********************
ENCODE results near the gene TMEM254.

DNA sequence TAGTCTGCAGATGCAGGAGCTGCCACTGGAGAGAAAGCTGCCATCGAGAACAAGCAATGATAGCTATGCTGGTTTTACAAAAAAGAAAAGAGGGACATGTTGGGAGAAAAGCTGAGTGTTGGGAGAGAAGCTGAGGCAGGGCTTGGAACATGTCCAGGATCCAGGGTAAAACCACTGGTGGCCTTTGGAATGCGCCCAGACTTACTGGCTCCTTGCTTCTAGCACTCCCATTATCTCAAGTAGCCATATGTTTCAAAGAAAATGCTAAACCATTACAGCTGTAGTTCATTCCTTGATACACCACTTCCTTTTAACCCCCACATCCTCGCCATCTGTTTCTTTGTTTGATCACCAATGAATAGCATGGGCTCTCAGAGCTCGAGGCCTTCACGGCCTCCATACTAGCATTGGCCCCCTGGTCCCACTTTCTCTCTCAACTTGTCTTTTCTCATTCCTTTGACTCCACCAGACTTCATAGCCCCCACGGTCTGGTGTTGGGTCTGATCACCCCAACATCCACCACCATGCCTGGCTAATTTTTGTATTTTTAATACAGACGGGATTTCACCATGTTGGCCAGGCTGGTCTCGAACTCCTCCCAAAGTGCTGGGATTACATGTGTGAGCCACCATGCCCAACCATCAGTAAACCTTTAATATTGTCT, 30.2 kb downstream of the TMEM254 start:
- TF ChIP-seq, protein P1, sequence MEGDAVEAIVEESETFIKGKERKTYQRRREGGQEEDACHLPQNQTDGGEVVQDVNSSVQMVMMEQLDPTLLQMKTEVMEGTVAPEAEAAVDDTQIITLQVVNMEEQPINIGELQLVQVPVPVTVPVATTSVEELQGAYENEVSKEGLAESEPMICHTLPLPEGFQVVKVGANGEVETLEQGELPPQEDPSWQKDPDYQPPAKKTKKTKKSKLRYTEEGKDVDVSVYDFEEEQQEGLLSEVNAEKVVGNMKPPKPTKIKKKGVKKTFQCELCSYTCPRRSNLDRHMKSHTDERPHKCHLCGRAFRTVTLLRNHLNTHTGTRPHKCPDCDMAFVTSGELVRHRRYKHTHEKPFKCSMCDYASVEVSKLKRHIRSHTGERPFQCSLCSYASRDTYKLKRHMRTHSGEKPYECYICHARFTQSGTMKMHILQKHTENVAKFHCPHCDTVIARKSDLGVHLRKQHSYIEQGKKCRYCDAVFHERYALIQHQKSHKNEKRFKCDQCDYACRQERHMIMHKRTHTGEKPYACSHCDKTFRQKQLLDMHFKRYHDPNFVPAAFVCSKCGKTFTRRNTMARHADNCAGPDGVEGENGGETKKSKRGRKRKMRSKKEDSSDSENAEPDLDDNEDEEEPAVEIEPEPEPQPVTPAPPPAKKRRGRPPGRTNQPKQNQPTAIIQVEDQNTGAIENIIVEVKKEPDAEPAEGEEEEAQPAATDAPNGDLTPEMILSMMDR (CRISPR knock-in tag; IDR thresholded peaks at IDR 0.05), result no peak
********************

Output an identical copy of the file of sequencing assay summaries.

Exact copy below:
ENCODE results near the gene TMEM254.

DNA sequence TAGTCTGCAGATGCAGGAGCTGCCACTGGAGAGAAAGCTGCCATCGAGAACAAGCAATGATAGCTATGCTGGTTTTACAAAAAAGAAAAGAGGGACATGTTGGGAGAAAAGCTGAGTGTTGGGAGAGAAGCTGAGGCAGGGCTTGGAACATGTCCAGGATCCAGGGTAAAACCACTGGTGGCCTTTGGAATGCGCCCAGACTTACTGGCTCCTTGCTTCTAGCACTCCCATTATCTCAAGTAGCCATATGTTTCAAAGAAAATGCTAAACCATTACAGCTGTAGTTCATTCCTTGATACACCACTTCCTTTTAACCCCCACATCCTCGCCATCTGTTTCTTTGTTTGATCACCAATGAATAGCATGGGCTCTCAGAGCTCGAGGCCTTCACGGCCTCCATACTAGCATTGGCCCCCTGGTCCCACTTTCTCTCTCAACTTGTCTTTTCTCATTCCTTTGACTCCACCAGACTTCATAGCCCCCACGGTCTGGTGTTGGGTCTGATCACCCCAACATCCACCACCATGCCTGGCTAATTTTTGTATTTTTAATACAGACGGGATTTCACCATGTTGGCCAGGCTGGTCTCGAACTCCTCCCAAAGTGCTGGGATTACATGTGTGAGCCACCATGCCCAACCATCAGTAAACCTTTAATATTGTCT, 30.2 kb downstream of the TMEM254 start:
- TF ChIP-seq, protein P1, sequence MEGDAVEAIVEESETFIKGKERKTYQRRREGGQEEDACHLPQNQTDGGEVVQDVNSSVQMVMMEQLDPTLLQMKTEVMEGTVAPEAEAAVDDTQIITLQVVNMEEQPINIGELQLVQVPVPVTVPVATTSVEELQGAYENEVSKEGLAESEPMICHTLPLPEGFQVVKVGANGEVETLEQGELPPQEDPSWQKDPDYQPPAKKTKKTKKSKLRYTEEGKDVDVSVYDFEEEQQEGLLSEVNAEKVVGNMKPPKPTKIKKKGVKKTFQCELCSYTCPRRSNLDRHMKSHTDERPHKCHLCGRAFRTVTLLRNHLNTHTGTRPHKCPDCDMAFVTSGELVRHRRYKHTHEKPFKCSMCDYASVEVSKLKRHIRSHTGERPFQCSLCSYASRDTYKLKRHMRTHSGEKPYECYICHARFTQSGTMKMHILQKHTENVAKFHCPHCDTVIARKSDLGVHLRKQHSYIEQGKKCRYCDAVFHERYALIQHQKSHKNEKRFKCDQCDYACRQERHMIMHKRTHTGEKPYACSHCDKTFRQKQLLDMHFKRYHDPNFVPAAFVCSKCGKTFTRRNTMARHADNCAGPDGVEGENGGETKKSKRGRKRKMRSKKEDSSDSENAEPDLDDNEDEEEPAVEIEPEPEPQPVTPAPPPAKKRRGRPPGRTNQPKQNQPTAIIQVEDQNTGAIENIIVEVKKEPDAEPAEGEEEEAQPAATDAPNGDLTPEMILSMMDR (CRISPR knock-in tag; IDR thresholded peaks at IDR 0.05), result no peak